My sister needed her jeans fixed so she gave them to me. The inner thigh fabric has worn away. I hate it when that happens! I've only darned socks before, so I decided to try something new and attempt to fix the jeans. My dad donated a pair of his old jeans. I used the denim from the lower part of his jeans, so now he has a pair of fabulous cut-offs.
I made a paper pattern.
I cut it out, placed it on the inside of the jeans, pinned, and basted in place. To keep the front and back layers separate, I put a plastic box on the inside of the jeans - kind of like if the pants wearer's leg was made out of a plastic box.
I used a straight stitch to make a zig zag pattern over the worn fabric. Over the holes I used an actual zig zag stitch.
I fixed two pairs of jeans. I used up all my blue thread on the first pair, and then switched to grey for the second. The grey actually looks better. It's way less noticeable.
Thanks for looking! If you have any tips or suggestions on how to do this better, please let me know! In the future I think I'll be fixing my own jeans rather than getting rid of them, and if there is a better way to do this (that has stood up to many washings) I'd like to know.
This was for an event at the museum at my school, and for a grade in my patterning class. It's the Laughing Moon pattern called "Silverado." I think it took three weeks to make. It's my first corset. I didn't do the godets properly when I was sewing it up in the machine, so I seam ripped and hand sewed them afterward. The inside is just plain white coutil. Next time I want to do lining. It was also my first attempt at grommets, which did not turn out as nicely as I wanted.
I am a self-taught sewer, but I will try my best to help out. It looks like it will be easier to make a separate top and bottom, because I don't understand how to do that all in one piece.The bottom just looks like a wrap skirt with gathering at center back. The front looks like it was made to be too high-waisted so it rumpled down (on purpose). The edges either have some translucent ribbon sewed on or that's selvage.
I don't know how you want to change the top, but you could probably do something simple and fitted to get rid of the draping. There are a ton of free patterns online. I hope this was helpful to you!
I made an oven mitt last year. It was the first one I made, and I'm really happy with the binding except for the wrist in the second-to-last picture. I've made two more sets since this one, but gave them away before getting pictures. Now that school is out, I'll be making plenty more!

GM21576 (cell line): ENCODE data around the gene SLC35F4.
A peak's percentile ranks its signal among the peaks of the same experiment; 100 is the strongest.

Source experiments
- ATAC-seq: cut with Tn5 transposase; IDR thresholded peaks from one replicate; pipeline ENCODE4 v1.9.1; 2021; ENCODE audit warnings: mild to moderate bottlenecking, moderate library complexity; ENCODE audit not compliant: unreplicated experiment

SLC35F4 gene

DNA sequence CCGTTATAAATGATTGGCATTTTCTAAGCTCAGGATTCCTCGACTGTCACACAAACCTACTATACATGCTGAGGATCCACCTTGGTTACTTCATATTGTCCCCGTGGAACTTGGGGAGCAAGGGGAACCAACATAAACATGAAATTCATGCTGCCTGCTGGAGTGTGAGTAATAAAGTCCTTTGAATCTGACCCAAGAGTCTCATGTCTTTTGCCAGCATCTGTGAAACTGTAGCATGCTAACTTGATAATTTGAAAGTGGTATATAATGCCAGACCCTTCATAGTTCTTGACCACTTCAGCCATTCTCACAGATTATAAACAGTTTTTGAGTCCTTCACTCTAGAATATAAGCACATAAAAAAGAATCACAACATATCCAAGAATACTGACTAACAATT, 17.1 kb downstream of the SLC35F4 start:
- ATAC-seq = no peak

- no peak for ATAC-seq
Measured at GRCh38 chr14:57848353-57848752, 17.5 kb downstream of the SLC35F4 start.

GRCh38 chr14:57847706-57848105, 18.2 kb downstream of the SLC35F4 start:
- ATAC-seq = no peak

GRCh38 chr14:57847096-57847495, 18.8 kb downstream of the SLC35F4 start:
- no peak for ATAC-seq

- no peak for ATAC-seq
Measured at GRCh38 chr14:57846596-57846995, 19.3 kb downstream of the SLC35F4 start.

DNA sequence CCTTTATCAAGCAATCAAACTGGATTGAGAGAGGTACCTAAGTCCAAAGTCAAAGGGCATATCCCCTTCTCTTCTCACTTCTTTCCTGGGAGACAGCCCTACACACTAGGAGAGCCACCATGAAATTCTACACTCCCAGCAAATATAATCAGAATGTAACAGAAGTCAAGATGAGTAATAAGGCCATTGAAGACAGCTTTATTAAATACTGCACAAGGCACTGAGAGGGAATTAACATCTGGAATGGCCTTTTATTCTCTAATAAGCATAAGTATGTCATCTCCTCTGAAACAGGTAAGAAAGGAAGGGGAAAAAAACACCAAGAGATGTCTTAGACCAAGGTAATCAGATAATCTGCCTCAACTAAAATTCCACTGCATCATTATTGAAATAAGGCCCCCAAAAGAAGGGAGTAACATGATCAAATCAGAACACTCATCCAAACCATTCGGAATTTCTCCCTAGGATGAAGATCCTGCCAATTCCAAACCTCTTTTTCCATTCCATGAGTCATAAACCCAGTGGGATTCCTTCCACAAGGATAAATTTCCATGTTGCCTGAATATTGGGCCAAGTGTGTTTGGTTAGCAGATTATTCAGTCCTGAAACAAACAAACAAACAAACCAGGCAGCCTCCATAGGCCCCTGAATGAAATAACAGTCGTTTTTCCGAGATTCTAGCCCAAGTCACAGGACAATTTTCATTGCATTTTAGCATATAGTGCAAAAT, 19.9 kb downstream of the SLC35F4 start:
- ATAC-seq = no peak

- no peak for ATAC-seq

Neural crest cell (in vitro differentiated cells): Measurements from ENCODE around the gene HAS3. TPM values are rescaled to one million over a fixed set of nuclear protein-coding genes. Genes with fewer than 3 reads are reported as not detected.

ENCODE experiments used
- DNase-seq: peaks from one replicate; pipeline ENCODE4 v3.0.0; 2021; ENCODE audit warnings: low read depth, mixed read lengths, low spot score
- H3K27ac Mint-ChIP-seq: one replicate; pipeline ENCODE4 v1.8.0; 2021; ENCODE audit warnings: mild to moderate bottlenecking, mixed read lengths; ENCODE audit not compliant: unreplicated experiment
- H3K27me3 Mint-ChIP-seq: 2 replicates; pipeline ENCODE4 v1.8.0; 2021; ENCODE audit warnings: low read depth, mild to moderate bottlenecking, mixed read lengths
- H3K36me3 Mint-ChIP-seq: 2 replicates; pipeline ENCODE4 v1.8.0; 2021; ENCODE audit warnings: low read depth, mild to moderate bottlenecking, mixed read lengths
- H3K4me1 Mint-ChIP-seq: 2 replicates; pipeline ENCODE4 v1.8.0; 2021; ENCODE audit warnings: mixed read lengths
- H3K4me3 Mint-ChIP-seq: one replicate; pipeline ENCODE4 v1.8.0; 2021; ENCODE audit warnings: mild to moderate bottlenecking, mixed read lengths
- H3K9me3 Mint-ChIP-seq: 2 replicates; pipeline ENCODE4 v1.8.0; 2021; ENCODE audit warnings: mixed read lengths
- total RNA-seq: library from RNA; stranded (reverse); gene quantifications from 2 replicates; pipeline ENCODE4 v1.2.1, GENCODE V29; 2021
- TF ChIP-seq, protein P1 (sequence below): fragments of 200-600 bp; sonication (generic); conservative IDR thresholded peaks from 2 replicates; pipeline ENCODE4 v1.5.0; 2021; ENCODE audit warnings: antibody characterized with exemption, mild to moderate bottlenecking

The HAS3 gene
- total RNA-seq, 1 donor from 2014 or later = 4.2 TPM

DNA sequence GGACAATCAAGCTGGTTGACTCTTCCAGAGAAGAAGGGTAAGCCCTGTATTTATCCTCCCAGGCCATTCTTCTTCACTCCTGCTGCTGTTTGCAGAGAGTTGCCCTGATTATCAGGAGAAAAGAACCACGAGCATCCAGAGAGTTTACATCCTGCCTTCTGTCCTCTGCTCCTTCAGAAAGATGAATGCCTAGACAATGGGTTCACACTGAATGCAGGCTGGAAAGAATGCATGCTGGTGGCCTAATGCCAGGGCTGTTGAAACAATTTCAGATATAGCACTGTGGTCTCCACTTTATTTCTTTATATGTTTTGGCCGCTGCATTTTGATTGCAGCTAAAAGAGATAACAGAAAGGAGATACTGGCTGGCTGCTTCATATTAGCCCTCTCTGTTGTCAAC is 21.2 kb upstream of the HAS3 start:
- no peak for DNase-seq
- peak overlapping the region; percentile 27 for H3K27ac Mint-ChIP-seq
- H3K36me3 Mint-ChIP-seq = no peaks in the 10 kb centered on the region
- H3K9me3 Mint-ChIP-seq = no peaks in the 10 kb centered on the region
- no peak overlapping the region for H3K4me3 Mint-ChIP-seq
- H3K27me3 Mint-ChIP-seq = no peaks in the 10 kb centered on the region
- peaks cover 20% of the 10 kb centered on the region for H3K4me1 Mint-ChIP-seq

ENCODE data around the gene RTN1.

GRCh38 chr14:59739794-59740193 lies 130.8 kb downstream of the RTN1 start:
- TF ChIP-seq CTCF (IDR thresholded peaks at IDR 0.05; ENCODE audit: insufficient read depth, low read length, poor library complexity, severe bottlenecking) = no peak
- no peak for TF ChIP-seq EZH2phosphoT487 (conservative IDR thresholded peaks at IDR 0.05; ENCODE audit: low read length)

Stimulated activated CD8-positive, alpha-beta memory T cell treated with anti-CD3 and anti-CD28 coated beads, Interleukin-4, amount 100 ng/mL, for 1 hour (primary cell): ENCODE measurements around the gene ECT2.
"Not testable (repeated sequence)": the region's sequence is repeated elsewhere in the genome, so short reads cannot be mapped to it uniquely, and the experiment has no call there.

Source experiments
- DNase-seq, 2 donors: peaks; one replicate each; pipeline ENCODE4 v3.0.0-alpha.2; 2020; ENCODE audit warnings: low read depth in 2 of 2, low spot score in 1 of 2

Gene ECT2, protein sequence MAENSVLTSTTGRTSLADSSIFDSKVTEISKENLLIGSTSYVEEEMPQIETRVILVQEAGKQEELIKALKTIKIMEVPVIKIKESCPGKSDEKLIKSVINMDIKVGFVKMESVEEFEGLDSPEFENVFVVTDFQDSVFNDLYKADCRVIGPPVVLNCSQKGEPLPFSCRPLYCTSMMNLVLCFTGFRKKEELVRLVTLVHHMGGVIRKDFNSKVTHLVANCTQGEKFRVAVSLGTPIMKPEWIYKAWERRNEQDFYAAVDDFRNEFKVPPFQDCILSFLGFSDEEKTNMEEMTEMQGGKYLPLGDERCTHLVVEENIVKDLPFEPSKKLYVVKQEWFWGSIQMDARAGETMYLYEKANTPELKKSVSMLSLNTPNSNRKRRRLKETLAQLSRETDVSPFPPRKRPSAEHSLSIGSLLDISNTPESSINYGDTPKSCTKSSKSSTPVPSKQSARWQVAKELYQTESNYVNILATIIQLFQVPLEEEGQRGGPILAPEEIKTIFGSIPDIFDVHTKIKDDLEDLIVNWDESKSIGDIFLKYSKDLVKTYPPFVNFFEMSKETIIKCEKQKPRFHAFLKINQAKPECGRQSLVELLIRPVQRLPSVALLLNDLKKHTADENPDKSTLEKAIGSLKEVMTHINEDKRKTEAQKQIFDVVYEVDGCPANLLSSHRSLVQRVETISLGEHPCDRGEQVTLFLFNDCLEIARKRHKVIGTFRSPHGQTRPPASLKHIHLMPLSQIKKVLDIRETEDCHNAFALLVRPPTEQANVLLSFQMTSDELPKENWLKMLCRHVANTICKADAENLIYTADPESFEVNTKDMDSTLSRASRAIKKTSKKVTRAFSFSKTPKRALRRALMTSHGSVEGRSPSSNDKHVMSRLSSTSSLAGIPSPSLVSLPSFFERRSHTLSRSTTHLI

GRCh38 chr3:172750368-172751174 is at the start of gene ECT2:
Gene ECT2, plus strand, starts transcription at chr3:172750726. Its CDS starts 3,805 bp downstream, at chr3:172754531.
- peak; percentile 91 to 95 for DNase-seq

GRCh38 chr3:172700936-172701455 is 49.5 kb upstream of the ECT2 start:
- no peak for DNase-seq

The outside fabric came from a patchwork skirt. I cut up the whole thing before thinking about pictures.
This is the binding. The fabric came from some ugly cloth napkins.
I took apart an existing mitt for the pattern. No left or right!
I have to work on my quilting, but I guess it's okay for my first attempt.
Austenmania (Jane Austen festival thing) was hosted at my school this year since we did a production of Pride and Prejudice, and I made a bonnet at the craft table. Some other students and I were helping out beforehand, cutting out the bonnet shapes from poster board. It took forever! I was tired when I took these pictures, so I look a little crazy.
Your link was to the website. It didn't bring up the page that had the product picture or description or anything-just so you know. I think I've seen what you are talking about, though. I contemplated getting covers for my point shoes, but since there is only cotton (except for the tip of the toe) the heel would wear out too quickly, and I didn't feel like covering the heel in moleskin. That would have looked sloppy, in my opinion.
So, what I did was I went to a shoemaker, and he glued chrome leather to the tips of my point shoes. It's grey (that's the only color it's made in) and he just cuts out a headstone-shaped piece and uses this super strong shoe-maker glue to keep it attached.
Here is what they look like:
Oh, and the reason he used chrome leather is because suede would have been kind of expensive. Chrome leather isn't actually leather, but some sort of synthetic material.
I'm not exactly making a mannquin per se, but hollow parts for my crash test dummy costume. You know, the plastic-looking coverings for my calves, thighs, forearms (sp?), upper arms, chest, back, and that other piece that fits over where underwear would usually go. I was thinking I could just buy hollow mannequin parts and cut them down to size, but for just one hollow calf form it's like, 20$. I don't have the money to buy an entire body's worth of parts! I heard somewhere you could use this resin stuff, but I need something that is quite a bit simpler. You know, something that not even an idiot like myself could screw up. I am NOT going to use any cardboard! Basically I need something that is not too flimsy, but not extremely thick, inexspensive, not difficult to construct, can easily be removed, and easy to be molded or something to fit over my body. I'm not messing w/ foot coverings; my converse's will suffice. Oh, and how could I forget the helmet-ish head covering? NO IDEA what I'm doing about that. Does anyone have the faintest clue as to what I might do? Any input at all is appreciated. This one guy on the internet made some, but he used this plaster-mold thingy I will screw up and probably poison myself with the vapors if I attempt.